Vinh Khuu, Member, IEEE, Michael Osterman, Member, IEEE, Avram Bar-Cohen, Fellow, IEEE,
and Michael Pecht, Fellow, IEEE
With increasing thermal fluxes, the performance of thermal interface materials (TIMs) that are used to reduce the thermal resistance between contacting surfaces in electronic devices, such as at the die-to-heat sink or heat spreader-to-heat sink interfaces, is becoming critical. However, measuring the thermal resistances of TIMs in a manner representative of actual applications is difficult. The laser flash method is a technique that may be used to determine the thermal resistance of TIMs and their degradation under environmental exposure. This paper examines three issues associated with using the laser flash method that could limit its effectiveness in calculating thermal resistance: sample holder heating, clamping, and error in the Lee algorithm outputs due to coupon-TIM thermal diffusivity differences. As a case study, the thermal performance of polymer TIMs in pad form, as well as an adhesive and a gel, were examined. Finite element simulations indicated that, without proper consideration, sample holder heating can lead to significant error in the calculated TIM thermal conductivity values.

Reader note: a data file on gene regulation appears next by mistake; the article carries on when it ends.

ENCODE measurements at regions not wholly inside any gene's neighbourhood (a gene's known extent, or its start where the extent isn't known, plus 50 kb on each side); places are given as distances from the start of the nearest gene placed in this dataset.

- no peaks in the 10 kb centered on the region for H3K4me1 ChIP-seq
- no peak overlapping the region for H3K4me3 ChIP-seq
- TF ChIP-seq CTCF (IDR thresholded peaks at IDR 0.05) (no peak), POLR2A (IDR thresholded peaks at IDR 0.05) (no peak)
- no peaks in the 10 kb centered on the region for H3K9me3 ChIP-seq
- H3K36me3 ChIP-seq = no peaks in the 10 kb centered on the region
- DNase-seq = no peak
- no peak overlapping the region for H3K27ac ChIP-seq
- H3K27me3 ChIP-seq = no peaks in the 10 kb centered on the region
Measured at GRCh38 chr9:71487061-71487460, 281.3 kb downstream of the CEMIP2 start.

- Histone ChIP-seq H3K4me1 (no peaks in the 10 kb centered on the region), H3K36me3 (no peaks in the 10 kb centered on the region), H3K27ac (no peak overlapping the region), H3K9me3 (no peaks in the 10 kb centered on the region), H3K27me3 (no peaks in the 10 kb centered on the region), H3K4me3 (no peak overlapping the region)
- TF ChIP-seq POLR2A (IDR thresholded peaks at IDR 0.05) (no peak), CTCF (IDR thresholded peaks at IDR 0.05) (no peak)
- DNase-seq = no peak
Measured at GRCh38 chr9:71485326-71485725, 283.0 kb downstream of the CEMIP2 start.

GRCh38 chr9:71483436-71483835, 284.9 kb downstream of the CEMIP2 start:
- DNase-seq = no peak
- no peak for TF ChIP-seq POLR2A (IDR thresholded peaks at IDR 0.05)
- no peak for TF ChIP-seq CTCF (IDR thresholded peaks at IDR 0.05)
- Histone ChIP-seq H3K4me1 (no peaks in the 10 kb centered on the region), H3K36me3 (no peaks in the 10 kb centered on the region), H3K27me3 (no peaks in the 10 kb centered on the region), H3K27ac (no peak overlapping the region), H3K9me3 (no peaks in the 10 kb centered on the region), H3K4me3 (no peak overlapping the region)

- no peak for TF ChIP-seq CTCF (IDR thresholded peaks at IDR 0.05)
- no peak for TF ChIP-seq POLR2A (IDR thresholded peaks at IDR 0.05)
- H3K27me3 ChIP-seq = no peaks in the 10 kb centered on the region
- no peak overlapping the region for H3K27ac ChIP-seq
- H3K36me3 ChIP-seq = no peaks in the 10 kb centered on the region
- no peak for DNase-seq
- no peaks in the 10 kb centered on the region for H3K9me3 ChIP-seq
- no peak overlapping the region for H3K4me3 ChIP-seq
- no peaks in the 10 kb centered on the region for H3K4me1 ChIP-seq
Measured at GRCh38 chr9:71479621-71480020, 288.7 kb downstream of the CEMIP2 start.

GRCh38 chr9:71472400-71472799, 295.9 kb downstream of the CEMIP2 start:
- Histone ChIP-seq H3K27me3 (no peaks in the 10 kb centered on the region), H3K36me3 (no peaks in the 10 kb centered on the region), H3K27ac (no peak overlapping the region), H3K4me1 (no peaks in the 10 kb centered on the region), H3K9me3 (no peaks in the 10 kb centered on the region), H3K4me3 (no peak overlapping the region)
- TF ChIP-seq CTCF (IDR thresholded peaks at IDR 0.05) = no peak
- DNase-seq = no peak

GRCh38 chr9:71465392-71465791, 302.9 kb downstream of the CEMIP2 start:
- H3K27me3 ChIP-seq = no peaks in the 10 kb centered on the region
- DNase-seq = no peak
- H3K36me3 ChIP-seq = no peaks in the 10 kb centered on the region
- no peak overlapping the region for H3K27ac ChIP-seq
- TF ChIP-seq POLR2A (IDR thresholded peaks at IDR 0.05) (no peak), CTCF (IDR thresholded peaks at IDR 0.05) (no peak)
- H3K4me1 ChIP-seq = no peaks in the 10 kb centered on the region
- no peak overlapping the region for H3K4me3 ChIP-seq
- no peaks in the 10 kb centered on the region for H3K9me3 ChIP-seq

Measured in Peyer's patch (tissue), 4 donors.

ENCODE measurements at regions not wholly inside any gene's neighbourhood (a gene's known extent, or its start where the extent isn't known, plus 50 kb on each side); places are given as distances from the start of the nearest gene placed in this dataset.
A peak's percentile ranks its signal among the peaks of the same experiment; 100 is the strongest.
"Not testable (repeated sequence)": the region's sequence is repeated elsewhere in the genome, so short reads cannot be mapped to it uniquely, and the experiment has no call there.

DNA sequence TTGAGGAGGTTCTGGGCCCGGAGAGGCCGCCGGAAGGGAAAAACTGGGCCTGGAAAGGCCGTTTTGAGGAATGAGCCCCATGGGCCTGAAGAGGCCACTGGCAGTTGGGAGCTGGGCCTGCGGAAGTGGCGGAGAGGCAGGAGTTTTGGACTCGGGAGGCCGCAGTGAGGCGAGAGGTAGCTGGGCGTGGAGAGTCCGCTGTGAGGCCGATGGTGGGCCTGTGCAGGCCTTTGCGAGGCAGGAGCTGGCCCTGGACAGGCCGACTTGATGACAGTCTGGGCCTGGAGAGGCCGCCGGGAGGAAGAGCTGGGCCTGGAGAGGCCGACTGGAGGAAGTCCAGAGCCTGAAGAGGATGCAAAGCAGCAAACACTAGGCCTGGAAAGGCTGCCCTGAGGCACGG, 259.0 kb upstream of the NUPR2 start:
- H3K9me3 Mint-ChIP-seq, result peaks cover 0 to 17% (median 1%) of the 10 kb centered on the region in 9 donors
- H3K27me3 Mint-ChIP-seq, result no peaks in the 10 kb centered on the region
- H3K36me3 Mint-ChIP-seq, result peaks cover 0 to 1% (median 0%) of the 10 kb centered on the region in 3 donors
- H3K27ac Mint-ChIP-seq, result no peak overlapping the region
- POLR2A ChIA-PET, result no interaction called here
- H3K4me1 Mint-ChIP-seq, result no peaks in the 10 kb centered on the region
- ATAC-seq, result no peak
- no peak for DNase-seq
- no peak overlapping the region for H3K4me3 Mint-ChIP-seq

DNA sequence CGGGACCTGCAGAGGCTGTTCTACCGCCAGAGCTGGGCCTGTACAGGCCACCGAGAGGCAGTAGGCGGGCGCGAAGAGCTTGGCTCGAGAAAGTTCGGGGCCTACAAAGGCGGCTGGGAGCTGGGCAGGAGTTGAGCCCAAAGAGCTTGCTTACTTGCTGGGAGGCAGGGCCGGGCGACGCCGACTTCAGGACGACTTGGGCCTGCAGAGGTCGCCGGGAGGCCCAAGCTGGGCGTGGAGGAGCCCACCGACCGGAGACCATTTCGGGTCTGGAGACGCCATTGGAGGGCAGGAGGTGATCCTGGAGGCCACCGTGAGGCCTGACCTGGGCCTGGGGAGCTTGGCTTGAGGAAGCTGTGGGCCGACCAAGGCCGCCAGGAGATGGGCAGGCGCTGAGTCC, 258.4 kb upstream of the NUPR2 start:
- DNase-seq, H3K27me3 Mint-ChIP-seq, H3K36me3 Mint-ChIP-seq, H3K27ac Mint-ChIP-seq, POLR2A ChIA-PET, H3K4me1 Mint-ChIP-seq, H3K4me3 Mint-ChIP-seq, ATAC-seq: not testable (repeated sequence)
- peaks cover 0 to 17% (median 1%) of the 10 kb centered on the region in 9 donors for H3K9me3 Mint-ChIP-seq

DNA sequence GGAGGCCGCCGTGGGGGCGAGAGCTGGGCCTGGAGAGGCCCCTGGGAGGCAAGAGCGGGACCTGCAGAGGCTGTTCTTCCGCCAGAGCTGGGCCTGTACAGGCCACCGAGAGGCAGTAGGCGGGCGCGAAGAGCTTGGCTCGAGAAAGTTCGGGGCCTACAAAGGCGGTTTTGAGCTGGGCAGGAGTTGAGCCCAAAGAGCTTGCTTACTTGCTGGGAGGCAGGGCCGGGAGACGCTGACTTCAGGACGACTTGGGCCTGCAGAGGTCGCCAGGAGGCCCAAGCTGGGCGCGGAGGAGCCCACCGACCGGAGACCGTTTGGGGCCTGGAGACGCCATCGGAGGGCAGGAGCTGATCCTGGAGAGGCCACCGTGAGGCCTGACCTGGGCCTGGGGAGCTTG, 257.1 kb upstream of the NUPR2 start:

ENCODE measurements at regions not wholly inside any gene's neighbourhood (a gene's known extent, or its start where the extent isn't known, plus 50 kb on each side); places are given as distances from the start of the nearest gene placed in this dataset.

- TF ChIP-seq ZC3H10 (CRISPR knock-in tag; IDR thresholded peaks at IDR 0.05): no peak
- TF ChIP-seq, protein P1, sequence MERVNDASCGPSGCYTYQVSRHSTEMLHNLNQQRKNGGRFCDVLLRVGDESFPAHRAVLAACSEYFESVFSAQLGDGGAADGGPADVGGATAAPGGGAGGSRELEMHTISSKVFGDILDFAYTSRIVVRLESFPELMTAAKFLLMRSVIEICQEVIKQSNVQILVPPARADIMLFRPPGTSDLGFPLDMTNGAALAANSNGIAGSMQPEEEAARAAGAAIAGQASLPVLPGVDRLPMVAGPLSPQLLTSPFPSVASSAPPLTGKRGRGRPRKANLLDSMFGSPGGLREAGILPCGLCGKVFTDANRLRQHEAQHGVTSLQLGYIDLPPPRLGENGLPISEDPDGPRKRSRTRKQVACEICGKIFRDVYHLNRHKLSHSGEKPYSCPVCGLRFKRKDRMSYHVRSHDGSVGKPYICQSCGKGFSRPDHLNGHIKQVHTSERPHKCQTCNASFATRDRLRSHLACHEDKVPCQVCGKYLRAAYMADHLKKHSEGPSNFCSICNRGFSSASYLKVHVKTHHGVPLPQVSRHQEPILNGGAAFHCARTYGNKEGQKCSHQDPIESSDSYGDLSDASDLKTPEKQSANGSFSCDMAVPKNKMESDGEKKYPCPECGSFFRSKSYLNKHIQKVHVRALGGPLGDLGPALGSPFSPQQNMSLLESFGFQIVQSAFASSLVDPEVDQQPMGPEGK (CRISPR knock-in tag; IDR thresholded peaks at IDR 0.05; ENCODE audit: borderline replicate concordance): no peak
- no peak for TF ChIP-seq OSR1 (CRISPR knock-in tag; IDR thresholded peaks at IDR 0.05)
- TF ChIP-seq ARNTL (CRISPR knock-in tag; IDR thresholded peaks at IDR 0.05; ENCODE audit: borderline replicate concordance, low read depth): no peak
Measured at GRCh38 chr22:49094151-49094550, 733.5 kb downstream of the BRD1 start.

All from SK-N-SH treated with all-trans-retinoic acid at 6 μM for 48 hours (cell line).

Index Terms—Degradation, laser flash method, reliability, thermal interface materials.
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